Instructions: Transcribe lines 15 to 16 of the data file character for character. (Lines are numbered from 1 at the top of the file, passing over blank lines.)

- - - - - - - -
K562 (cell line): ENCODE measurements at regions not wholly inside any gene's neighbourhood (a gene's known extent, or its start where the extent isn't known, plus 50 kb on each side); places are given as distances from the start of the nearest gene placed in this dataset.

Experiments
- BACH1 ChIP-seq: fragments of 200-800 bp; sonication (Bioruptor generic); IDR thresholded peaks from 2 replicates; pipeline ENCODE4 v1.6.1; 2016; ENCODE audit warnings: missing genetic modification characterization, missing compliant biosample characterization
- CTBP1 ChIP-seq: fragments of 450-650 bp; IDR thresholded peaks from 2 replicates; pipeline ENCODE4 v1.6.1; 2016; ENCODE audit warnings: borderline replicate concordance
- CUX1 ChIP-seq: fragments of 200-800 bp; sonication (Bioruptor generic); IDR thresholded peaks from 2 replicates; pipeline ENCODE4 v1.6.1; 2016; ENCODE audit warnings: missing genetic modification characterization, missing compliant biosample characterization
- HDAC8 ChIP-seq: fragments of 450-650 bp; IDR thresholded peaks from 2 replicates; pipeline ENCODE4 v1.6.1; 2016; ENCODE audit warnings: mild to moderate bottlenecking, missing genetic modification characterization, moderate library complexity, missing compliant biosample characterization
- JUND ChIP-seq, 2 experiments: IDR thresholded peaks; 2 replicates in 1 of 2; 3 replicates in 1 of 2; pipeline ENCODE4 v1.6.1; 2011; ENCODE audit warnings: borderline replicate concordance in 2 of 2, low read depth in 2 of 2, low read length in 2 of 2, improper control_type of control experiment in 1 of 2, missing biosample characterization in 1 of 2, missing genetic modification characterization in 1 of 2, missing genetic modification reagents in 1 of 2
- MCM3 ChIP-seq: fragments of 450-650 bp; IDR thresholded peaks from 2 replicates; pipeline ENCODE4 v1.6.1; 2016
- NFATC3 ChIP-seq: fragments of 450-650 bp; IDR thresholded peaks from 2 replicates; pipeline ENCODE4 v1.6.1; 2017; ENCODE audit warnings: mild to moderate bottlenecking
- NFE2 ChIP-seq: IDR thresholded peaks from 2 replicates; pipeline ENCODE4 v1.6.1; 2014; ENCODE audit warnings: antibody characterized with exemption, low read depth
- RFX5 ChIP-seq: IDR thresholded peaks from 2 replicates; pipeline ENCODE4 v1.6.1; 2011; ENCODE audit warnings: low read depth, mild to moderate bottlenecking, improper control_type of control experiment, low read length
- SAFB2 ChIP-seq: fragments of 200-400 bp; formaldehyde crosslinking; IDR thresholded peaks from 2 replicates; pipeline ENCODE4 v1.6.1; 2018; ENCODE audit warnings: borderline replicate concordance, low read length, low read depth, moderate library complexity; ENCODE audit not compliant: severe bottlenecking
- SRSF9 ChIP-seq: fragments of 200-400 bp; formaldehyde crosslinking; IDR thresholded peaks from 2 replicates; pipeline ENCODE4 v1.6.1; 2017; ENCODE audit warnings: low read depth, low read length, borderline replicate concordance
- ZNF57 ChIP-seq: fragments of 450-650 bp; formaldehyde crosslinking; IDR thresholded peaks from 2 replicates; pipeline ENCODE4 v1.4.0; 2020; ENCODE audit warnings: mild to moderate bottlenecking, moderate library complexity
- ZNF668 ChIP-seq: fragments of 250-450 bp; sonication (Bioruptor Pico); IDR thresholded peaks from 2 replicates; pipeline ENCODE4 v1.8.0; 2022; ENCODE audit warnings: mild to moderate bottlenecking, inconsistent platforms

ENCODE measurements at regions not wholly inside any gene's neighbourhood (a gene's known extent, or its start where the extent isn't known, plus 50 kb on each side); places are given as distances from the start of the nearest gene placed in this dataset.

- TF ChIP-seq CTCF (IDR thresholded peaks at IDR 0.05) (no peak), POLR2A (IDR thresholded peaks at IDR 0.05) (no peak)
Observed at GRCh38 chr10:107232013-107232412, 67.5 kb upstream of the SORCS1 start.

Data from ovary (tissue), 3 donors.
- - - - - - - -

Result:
- ZNF668 ChIP-seq: fragments of 250-450 bp; sonication (Bioruptor Pico); IDR thresholded peaks from 2 replicates; pipeline ENCODE4 v1.8.0; 2022; ENCODE audit warnings: mild to moderate bottlenecking, inconsistent platforms

ENCODE measurements at regions not wholly inside any gene's neighbourhood (a gene's known extent, or its start where the extent isn't known, plus 50 kb on each side); places are given as distances from the start of the nearest gene placed in this dataset.